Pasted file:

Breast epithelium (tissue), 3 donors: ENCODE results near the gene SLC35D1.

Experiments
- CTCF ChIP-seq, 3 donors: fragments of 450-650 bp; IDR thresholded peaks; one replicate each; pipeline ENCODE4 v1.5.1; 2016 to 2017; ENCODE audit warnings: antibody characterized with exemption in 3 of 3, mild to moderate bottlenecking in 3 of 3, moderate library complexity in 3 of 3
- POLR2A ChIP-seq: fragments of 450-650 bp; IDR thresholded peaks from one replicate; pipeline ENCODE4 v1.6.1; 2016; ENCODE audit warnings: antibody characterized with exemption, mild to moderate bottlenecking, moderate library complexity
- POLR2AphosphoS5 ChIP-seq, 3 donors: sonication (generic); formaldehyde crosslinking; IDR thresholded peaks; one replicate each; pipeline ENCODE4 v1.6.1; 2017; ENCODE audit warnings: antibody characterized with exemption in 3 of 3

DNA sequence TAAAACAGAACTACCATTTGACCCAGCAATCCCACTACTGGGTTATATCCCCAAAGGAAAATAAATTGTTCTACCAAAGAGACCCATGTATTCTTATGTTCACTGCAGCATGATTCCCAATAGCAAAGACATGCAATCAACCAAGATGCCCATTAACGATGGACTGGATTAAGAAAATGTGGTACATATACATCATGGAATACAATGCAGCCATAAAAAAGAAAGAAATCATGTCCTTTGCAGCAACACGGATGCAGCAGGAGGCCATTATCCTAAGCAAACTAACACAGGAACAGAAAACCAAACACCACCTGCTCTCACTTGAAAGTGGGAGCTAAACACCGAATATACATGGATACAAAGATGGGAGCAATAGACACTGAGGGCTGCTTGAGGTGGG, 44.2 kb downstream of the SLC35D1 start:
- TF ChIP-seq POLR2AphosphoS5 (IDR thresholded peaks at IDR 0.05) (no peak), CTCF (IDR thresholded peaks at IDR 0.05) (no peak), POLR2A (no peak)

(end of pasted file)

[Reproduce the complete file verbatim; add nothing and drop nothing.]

Breast epithelium (tissue), 3 donors: ENCODE results near the gene SLC35D1.

Experiments
- CTCF ChIP-seq, 3 donors: fragments of 450-650 bp; IDR thresholded peaks; one replicate each; pipeline ENCODE4 v1.5.1; 2016 to 2017; ENCODE audit warnings: antibody characterized with exemption in 3 of 3, mild to moderate bottlenecking in 3 of 3, moderate library complexity in 3 of 3
- POLR2A ChIP-seq: fragments of 450-650 bp; IDR thresholded peaks from one replicate; pipeline ENCODE4 v1.6.1; 2016; ENCODE audit warnings: antibody characterized with exemption, mild to moderate bottlenecking, moderate library complexity
- POLR2AphosphoS5 ChIP-seq, 3 donors: sonication (generic); formaldehyde crosslinking; IDR thresholded peaks; one replicate each; pipeline ENCODE4 v1.6.1; 2017; ENCODE audit warnings: antibody characterized with exemption in 3 of 3

DNA sequence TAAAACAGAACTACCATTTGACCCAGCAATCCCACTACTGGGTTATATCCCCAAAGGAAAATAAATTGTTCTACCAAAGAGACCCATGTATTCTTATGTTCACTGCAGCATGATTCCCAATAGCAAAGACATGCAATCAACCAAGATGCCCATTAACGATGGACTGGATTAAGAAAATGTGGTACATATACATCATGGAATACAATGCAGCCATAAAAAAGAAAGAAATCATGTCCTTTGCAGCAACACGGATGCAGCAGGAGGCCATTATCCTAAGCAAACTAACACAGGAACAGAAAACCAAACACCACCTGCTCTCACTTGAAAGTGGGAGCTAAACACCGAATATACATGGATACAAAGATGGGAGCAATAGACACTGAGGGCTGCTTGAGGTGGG, 44.2 kb downstream of the SLC35D1 start:
- TF ChIP-seq POLR2AphosphoS5 (IDR thresholded peaks at IDR 0.05) (no peak), CTCF (IDR thresholded peaks at IDR 0.05) (no peak), POLR2A (no peak)